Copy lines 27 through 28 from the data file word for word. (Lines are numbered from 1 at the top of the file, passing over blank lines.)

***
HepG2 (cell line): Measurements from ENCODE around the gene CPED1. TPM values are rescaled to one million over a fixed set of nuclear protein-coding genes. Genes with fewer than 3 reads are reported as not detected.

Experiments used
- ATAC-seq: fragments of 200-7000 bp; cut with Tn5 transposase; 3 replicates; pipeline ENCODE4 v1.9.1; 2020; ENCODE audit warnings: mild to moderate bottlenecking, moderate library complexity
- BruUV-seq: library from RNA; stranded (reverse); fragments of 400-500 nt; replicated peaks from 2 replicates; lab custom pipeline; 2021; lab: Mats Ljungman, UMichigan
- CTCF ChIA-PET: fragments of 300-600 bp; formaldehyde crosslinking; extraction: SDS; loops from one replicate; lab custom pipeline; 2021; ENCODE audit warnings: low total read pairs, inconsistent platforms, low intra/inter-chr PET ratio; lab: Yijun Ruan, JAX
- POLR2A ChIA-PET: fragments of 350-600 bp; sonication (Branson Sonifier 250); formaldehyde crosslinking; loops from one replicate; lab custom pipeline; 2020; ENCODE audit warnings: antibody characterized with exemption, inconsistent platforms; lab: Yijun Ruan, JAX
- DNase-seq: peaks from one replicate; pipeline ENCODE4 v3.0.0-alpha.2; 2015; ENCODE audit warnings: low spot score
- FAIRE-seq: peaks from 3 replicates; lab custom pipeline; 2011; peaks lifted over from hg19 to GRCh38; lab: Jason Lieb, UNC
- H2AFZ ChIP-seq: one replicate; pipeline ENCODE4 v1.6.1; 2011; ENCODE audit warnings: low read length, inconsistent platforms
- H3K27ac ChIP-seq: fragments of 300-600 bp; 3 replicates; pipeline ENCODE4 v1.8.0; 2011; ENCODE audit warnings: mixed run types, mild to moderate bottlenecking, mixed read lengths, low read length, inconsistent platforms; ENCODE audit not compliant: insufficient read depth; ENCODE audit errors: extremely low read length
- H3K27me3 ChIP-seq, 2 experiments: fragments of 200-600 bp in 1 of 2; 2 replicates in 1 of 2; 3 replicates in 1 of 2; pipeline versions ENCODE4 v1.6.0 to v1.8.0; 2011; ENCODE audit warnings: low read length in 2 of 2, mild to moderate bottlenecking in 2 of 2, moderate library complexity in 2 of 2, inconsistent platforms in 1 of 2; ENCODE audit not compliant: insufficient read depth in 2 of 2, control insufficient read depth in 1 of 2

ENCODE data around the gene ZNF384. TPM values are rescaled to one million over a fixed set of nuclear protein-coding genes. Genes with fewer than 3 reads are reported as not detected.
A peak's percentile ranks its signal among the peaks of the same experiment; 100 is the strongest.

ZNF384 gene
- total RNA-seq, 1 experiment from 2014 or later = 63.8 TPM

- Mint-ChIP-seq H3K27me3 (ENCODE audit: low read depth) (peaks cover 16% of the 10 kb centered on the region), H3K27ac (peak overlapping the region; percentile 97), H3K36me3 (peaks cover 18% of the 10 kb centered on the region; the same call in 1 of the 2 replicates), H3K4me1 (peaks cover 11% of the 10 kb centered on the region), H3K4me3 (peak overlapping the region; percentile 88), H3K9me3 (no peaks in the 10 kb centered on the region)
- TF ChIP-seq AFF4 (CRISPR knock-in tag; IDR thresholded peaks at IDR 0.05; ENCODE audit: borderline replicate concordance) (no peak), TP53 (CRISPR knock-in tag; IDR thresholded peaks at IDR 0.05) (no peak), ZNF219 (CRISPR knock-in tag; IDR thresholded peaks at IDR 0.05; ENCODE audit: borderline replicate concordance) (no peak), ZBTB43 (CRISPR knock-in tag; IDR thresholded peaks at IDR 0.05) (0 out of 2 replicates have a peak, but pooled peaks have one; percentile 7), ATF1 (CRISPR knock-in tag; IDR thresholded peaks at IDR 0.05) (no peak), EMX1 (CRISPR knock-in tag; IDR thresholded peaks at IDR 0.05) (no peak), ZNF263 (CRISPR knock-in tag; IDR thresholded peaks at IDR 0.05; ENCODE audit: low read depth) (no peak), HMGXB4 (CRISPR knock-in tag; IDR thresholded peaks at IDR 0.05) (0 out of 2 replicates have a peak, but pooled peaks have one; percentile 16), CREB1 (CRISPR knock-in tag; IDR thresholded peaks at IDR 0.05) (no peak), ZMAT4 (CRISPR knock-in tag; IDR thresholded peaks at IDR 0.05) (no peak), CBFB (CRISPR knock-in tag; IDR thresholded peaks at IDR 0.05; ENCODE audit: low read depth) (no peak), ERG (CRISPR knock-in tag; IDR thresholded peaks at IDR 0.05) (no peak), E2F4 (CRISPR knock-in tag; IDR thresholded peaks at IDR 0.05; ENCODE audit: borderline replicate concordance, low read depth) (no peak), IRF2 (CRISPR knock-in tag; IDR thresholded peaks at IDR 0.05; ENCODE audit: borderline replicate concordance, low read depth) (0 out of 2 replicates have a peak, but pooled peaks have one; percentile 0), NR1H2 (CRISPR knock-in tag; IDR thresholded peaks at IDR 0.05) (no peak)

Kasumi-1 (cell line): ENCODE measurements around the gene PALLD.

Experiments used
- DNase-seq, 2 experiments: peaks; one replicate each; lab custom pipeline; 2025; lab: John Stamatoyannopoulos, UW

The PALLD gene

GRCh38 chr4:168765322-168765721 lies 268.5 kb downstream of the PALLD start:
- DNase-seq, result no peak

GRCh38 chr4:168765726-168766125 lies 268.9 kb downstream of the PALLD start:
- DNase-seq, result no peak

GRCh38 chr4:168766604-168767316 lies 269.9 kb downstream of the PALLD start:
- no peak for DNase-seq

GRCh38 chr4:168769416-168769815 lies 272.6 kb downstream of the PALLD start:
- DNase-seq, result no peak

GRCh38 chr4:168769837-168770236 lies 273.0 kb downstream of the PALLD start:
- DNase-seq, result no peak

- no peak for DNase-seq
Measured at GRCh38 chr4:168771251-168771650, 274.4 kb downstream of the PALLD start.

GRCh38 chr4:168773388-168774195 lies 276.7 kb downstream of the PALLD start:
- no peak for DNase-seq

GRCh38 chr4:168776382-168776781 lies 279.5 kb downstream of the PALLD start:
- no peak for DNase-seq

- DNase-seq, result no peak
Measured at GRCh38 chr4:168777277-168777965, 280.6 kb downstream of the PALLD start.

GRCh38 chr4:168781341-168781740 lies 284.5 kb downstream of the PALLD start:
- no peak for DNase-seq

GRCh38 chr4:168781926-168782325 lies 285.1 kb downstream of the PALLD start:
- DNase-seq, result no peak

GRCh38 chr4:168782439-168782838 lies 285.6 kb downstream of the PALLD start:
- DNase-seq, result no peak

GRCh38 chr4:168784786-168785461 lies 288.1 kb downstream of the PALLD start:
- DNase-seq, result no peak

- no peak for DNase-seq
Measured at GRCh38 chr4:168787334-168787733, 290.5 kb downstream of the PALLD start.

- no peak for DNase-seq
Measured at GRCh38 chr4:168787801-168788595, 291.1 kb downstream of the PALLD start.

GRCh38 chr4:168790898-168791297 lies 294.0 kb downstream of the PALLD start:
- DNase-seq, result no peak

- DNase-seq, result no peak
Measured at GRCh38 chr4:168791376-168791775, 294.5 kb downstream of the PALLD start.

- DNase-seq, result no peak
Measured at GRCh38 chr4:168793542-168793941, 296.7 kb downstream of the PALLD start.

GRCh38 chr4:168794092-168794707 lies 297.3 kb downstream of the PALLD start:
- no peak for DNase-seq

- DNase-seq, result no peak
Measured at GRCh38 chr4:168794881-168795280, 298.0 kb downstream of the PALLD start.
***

- no peak for DNase-seq

GRCh38 chr4:168769416-168769815 lies 272.6 kb downstream of the PALLD start: